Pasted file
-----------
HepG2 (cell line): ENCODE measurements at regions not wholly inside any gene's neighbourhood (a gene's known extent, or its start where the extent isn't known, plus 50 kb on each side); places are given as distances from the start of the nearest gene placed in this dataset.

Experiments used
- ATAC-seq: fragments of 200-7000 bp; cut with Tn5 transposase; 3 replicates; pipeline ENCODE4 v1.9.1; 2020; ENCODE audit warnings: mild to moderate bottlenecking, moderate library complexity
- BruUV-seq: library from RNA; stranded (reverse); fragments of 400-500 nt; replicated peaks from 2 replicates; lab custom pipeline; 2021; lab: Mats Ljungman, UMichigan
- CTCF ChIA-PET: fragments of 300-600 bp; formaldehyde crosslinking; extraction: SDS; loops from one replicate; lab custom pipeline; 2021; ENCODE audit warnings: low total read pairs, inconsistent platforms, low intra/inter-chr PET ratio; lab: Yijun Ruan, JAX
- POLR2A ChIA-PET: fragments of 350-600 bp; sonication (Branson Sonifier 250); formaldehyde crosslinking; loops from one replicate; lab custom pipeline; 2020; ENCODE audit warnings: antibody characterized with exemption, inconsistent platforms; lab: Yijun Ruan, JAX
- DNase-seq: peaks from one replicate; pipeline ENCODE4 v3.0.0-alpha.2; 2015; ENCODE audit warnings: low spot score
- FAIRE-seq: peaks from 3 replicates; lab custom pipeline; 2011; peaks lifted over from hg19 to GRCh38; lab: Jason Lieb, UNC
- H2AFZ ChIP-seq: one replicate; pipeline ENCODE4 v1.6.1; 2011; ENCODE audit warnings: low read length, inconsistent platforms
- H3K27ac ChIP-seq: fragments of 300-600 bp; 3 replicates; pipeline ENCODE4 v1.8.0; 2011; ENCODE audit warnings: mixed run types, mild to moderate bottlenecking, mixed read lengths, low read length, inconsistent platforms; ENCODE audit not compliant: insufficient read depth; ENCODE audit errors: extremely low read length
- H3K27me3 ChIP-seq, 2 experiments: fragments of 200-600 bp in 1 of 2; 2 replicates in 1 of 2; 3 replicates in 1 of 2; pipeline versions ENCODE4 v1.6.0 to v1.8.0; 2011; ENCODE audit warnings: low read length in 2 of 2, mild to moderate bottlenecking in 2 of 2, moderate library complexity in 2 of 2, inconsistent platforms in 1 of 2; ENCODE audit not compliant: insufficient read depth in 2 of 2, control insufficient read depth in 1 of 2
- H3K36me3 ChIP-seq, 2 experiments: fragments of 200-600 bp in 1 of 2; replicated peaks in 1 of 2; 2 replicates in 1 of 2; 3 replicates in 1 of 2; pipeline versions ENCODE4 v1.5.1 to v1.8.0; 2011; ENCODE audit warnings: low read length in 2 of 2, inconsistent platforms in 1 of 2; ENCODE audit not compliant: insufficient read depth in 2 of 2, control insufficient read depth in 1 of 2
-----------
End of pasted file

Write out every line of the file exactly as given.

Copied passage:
HepG2 (cell line): ENCODE measurements at regions not wholly inside any gene's neighbourhood (a gene's known extent, or its start where the extent isn't known, plus 50 kb on each side); places are given as distances from the start of the nearest gene placed in this dataset.

Experiments used
- ATAC-seq: fragments of 200-7000 bp; cut with Tn5 transposase; 3 replicates; pipeline ENCODE4 v1.9.1; 2020; ENCODE audit warnings: mild to moderate bottlenecking, moderate library complexity
- BruUV-seq: library from RNA; stranded (reverse); fragments of 400-500 nt; replicated peaks from 2 replicates; lab custom pipeline; 2021; lab: Mats Ljungman, UMichigan
- CTCF ChIA-PET: fragments of 300-600 bp; formaldehyde crosslinking; extraction: SDS; loops from one replicate; lab custom pipeline; 2021; ENCODE audit warnings: low total read pairs, inconsistent platforms, low intra/inter-chr PET ratio; lab: Yijun Ruan, JAX
- POLR2A ChIA-PET: fragments of 350-600 bp; sonication (Branson Sonifier 250); formaldehyde crosslinking; loops from one replicate; lab custom pipeline; 2020; ENCODE audit warnings: antibody characterized with exemption, inconsistent platforms; lab: Yijun Ruan, JAX
- DNase-seq: peaks from one replicate; pipeline ENCODE4 v3.0.0-alpha.2; 2015; ENCODE audit warnings: low spot score
- FAIRE-seq: peaks from 3 replicates; lab custom pipeline; 2011; peaks lifted over from hg19 to GRCh38; lab: Jason Lieb, UNC
- H2AFZ ChIP-seq: one replicate; pipeline ENCODE4 v1.6.1; 2011; ENCODE audit warnings: low read length, inconsistent platforms
- H3K27ac ChIP-seq: fragments of 300-600 bp; 3 replicates; pipeline ENCODE4 v1.8.0; 2011; ENCODE audit warnings: mixed run types, mild to moderate bottlenecking, mixed read lengths, low read length, inconsistent platforms; ENCODE audit not compliant: insufficient read depth; ENCODE audit errors: extremely low read length
- H3K27me3 ChIP-seq, 2 experiments: fragments of 200-600 bp in 1 of 2; 2 replicates in 1 of 2; 3 replicates in 1 of 2; pipeline versions ENCODE4 v1.6.0 to v1.8.0; 2011; ENCODE audit warnings: low read length in 2 of 2, mild to moderate bottlenecking in 2 of 2, moderate library complexity in 2 of 2, inconsistent platforms in 1 of 2; ENCODE audit not compliant: insufficient read depth in 2 of 2, control insufficient read depth in 1 of 2
- H3K36me3 ChIP-seq, 2 experiments: fragments of 200-600 bp in 1 of 2; replicated peaks in 1 of 2; 2 replicates in 1 of 2; 3 replicates in 1 of 2; pipeline versions ENCODE4 v1.5.1 to v1.8.0; 2011; ENCODE audit warnings: low read length in 2 of 2, inconsistent platforms in 1 of 2; ENCODE audit not compliant: insufficient read depth in 2 of 2, control insufficient read depth in 1 of 2